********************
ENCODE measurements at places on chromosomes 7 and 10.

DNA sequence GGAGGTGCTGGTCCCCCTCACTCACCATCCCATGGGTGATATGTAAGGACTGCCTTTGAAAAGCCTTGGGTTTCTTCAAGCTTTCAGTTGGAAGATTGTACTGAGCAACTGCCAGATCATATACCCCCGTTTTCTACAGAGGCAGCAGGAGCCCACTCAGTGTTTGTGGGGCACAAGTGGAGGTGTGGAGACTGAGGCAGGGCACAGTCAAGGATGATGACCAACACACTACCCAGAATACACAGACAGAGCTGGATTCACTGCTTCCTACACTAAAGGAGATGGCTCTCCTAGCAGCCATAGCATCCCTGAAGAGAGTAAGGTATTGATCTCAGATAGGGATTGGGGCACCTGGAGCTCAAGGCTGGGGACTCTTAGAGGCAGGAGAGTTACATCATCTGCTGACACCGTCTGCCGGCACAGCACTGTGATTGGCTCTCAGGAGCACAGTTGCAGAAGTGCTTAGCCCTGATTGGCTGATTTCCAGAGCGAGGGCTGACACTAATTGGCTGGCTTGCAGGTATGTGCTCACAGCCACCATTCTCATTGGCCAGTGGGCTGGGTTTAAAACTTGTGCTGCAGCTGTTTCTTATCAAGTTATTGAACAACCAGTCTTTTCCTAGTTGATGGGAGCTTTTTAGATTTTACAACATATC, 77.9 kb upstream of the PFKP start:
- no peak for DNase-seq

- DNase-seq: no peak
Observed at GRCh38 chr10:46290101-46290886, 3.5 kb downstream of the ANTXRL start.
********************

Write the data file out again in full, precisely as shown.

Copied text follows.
ENCODE measurements at places on chromosomes 7 and 10.

DNA sequence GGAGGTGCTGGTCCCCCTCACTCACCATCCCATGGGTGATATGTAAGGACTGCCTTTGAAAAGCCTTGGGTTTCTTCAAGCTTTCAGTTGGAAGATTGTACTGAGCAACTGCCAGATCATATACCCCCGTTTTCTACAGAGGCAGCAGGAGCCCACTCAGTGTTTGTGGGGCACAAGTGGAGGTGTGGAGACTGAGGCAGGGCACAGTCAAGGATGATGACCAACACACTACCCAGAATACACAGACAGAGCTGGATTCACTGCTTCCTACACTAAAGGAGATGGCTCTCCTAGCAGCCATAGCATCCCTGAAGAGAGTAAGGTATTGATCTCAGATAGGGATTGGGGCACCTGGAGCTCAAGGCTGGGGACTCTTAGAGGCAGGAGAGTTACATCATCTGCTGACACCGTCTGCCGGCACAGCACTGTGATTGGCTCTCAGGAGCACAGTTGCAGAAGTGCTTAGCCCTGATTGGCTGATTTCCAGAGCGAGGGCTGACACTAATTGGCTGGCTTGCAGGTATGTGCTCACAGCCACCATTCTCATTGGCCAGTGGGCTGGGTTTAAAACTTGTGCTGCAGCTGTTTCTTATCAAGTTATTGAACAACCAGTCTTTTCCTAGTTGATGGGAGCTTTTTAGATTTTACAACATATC, 77.9 kb upstream of the PFKP start:
- no peak for DNase-seq

- DNase-seq: no peak
Observed at GRCh38 chr10:46290101-46290886, 3.5 kb downstream of the ANTXRL start.